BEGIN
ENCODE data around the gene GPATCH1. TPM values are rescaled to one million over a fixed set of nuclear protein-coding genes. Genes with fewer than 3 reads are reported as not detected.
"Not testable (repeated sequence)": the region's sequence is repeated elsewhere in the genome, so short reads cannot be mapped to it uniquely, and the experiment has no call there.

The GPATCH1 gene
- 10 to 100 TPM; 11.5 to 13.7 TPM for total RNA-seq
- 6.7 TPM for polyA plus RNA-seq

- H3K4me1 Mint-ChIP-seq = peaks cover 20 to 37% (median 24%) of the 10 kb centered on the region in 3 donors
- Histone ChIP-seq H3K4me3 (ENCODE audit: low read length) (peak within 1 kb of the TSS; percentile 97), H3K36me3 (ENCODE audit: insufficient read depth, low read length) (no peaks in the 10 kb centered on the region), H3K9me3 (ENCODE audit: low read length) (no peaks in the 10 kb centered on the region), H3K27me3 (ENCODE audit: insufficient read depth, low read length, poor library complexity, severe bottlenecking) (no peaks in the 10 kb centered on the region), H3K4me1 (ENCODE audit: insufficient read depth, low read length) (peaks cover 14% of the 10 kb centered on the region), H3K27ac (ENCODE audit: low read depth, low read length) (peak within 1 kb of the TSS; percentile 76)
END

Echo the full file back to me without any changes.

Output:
ENCODE data around the gene GPATCH1. TPM values are rescaled to one million over a fixed set of nuclear protein-coding genes. Genes with fewer than 3 reads are reported as not detected.
"Not testable (repeated sequence)": the region's sequence is repeated elsewhere in the genome, so short reads cannot be mapped to it uniquely, and the experiment has no call there.

The GPATCH1 gene
- 10 to 100 TPM; 11.5 to 13.7 TPM for total RNA-seq
- 6.7 TPM for polyA plus RNA-seq

- H3K4me1 Mint-ChIP-seq = peaks cover 20 to 37% (median 24%) of the 10 kb centered on the region in 3 donors
- Histone ChIP-seq H3K4me3 (ENCODE audit: low read length) (peak within 1 kb of the TSS; percentile 97), H3K36me3 (ENCODE audit: insufficient read depth, low read length) (no peaks in the 10 kb centered on the region), H3K9me3 (ENCODE audit: low read length) (no peaks in the 10 kb centered on the region), H3K27me3 (ENCODE audit: insufficient read depth, low read length, poor library complexity, severe bottlenecking) (no peaks in the 10 kb centered on the region), H3K4me1 (ENCODE audit: insufficient read depth, low read length) (peaks cover 14% of the 10 kb centered on the region), H3K27ac (ENCODE audit: low read depth, low read length) (peak within 1 kb of the TSS; percentile 76)